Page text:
The Kalamazoo College football team lost their first game of season this past Saturday at home against Benedictine University (Illinois), 28-23, dropping their overall record to 2-1.
The Hornets were able to out gain the Eagles; however, potential missed opportunities came back to haunt the team. In the first quarter, Kalamazoo drove 60 yards in eight plays, finding themselves in a fourth down situation on Benedictine’s one-yard line. The Hornet offense was originally on the field and appeared set to go for it. With the play clock running down though, the coaching staff made the decision to quickly send out the field-goal unit instead. In a rush, the Hornets were able to snap the ball; however, first-year kicker Jacob Hardy was unable to convert the short field-goal opportunity.
Kalamazoo made four trips to the red zone, coming away with two touchdowns, a made 26-yard field goal and the missed 18-yard attempt. In addition to the red zone trips, the Hornets had three other drives end inside of Benedictine’s 50.
Sophomore quarterback Justin Danzy, fresh off being selected MIAA player of the week following his performance against Manchester College, had another strong performance running the Hornet offense. Danzy went 35-50, for 287 yards and two touchdowns. Benedictine, however, did a good job containing Danzy as a mobile threat, limiting him to just 15 yards on ten attempts.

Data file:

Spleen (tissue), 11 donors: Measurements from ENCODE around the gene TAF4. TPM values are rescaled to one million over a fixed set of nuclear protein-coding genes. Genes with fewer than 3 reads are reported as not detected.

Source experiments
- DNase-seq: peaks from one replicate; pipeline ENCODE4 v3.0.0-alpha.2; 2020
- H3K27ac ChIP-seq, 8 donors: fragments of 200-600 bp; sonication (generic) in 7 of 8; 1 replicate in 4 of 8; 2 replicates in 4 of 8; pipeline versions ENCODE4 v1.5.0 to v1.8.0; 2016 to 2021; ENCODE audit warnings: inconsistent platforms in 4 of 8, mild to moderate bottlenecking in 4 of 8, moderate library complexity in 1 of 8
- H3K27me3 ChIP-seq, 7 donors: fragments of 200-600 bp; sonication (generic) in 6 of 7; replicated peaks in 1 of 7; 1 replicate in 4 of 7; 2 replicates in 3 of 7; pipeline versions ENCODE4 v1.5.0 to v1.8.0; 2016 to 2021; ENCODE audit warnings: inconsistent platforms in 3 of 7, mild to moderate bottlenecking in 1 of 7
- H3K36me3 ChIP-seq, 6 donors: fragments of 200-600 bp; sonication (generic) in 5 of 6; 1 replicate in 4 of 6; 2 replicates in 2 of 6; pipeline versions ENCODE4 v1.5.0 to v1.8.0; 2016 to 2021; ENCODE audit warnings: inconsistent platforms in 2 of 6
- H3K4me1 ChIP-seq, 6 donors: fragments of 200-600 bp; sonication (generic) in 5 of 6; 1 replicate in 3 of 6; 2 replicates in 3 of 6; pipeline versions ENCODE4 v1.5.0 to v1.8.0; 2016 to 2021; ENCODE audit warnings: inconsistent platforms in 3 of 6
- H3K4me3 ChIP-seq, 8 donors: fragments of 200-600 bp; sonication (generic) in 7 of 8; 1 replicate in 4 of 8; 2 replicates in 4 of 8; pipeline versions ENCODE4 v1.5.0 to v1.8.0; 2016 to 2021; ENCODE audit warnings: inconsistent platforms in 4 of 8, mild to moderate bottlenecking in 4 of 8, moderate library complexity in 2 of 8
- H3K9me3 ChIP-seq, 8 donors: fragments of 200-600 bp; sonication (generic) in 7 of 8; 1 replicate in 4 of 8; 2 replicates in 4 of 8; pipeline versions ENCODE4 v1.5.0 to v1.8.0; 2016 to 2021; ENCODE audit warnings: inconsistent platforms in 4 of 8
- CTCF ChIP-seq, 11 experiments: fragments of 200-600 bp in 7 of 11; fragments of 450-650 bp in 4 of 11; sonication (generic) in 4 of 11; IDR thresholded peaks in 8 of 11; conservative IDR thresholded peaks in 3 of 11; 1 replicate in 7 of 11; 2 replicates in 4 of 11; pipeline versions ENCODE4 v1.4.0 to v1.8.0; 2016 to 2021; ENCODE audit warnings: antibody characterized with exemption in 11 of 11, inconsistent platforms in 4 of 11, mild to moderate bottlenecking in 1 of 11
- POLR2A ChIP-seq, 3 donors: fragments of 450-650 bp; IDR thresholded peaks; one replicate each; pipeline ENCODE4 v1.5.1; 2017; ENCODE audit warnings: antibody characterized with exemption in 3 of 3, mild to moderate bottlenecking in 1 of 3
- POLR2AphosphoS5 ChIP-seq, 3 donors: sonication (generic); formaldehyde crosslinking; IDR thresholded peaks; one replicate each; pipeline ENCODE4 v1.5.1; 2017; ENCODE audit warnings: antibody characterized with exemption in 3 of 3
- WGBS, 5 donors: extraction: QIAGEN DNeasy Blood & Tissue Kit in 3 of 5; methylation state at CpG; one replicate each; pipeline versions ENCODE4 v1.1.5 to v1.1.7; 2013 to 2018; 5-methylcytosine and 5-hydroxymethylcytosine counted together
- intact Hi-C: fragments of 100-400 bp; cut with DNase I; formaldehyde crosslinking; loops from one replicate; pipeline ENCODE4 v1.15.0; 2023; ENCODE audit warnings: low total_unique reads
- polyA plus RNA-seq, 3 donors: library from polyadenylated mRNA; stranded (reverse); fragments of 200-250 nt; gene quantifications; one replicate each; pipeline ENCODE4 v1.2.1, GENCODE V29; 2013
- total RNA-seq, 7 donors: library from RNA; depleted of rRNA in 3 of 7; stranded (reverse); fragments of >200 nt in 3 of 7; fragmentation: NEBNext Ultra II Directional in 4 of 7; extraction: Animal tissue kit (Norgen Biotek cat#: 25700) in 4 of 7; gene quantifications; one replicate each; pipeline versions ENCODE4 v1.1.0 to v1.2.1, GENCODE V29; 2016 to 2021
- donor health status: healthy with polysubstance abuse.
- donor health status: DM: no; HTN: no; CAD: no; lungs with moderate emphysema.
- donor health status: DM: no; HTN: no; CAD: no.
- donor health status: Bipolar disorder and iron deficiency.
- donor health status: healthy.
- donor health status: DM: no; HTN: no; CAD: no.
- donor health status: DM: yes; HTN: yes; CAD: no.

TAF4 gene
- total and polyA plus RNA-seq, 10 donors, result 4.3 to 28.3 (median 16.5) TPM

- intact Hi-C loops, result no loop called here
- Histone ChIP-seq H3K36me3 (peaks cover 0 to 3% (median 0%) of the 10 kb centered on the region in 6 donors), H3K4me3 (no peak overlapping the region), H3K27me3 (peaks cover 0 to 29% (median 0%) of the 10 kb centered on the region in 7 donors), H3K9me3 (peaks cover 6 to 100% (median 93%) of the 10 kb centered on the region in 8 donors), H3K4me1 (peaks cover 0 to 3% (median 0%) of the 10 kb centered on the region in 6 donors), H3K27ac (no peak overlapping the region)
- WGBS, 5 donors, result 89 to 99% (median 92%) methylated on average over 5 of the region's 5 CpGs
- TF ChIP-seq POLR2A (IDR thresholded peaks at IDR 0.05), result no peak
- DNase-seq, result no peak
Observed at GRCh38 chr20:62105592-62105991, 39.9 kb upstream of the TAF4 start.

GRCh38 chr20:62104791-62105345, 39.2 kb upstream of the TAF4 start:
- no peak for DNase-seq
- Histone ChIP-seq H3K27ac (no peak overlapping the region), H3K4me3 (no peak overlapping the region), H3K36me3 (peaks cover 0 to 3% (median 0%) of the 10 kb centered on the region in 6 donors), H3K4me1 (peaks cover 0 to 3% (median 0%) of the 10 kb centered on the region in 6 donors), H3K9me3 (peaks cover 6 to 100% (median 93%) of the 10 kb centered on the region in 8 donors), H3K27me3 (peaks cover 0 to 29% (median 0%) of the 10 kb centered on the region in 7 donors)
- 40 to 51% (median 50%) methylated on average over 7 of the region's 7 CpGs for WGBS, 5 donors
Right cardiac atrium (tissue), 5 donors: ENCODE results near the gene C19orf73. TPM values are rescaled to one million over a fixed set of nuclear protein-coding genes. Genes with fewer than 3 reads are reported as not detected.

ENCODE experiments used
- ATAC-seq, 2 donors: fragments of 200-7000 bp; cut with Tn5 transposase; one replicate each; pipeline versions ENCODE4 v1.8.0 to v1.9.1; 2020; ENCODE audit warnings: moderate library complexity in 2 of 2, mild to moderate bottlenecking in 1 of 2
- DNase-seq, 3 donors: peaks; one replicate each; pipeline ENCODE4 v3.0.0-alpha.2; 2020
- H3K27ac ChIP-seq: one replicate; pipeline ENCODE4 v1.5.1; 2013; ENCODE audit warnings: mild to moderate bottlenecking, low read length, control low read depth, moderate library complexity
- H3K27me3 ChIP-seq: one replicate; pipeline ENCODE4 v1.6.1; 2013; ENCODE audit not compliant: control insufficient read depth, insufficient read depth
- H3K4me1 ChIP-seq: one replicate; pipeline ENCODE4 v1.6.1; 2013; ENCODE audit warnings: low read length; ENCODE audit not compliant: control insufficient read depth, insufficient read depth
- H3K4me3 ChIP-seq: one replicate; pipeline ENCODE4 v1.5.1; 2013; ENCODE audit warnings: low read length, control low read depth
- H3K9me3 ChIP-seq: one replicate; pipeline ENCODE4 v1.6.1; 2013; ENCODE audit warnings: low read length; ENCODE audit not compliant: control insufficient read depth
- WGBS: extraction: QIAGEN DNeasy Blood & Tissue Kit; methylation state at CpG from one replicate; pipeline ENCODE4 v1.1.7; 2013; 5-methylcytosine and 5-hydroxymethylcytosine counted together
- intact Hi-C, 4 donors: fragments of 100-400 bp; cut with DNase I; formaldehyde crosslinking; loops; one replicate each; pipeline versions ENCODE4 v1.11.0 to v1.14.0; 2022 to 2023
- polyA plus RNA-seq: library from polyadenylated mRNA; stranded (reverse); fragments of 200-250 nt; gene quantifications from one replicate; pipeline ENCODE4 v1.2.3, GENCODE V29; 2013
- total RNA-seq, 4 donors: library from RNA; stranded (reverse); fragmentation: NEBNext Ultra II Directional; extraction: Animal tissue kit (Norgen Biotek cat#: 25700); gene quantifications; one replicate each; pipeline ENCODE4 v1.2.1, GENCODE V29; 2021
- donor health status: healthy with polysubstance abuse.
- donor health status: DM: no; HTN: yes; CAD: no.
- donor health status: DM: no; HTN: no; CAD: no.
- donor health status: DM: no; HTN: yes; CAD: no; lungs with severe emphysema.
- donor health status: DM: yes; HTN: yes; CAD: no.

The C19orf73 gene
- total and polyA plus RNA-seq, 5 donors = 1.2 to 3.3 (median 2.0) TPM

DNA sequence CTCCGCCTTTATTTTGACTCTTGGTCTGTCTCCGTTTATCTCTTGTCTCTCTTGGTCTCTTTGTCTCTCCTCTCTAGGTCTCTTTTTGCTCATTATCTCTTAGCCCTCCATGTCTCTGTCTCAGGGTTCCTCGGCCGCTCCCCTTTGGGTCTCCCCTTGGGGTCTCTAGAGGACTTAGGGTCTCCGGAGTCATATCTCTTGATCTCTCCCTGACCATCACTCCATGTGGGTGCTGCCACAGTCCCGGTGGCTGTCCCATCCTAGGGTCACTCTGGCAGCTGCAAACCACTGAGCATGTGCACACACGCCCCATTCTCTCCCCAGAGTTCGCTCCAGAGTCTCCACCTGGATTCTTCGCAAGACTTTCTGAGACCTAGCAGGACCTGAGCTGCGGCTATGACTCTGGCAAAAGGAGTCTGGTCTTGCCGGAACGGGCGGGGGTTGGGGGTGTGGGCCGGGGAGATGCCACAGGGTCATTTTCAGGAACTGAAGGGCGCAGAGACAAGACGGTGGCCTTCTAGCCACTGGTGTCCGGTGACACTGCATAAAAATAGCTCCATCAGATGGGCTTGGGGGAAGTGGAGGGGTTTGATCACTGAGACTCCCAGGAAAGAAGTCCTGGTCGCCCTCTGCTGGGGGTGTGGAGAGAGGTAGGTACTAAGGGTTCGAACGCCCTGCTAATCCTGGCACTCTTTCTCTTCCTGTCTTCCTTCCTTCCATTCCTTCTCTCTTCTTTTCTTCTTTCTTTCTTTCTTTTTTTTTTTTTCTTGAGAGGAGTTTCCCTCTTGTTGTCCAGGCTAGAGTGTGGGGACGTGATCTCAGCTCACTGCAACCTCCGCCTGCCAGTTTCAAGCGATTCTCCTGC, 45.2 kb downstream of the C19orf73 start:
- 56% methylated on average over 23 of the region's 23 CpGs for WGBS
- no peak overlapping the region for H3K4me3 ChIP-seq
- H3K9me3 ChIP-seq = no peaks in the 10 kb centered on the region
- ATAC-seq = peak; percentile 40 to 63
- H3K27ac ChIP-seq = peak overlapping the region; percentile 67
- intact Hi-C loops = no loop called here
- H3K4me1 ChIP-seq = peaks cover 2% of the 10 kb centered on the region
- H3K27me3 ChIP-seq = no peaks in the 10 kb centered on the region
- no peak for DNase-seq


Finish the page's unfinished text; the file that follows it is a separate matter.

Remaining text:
With the Kalamazoo offense, fans can expect to see impressive lines from Danzy if he is able to remain efficient. Through three games, the young quarterback has thrown for six touchdowns and just two interceptions. He has done so while averaging 292.3 passing yards per game and completing 66.7 percent of his passes.
Keeping the turnovers down will be crucial for a Hornet team that struggled with them last year. They finished with 25 total turnovers last season. Despite the defense forcing 18 themselves last season, good for a tie for third in the league, the team still finished tied for the second-worst turnover margin in the MIAA.
Danzy seems to have the keys to the offense. Against Benedictine, the sophomore threw 50 passes, many of which came out of a spread formation with Danzy in the shotgun. With a quick paced offense taking plays from sideline signals, a strong quarterback is crucial to maintain success. So far, Danzy has proven himself worthy of handling the role.
“We have all the confidence in Danzy and the offense. They’ve been putting up big numbers and marching down the field, now we just need to turn those into touchdowns,” senior Ryan Gregory said.
While the defense held Benedictine to just 65 yards on the ground, the Eagles aerial attack seemed to give the Hornet secondary some trouble. While Benedictine quarterback Cyle Schultz was not always able to convert on the opportunities, many Benedictine receivers found themselves open behind the Hornet secondary with only yard lines separating them from the Hornet end zone.
Receiver Blake Anders was the biggest Eagle beneficiary of this, catching a pair of touchdowns of 47 and 43 yards. The secondary will need to tighten up coverage if the Hornets hope to maintain opposing offenses. Allowing the big play is not something a defense wants to become accustomed to and can seriously harm the morale of the unit.
“We got caught peeking in the backfield, so as long as everybody does their job and trusts their teammates and coaches, we’ll be A1,” said Gregory.
The Hornets will wrap up their non-conference season this Saturday when they travel to the University of Chicago for a 7 p.m. game (Eastern Time). October 5 marks the start of the Hornets quest for an MIAA title when they open the conference slate at Trine.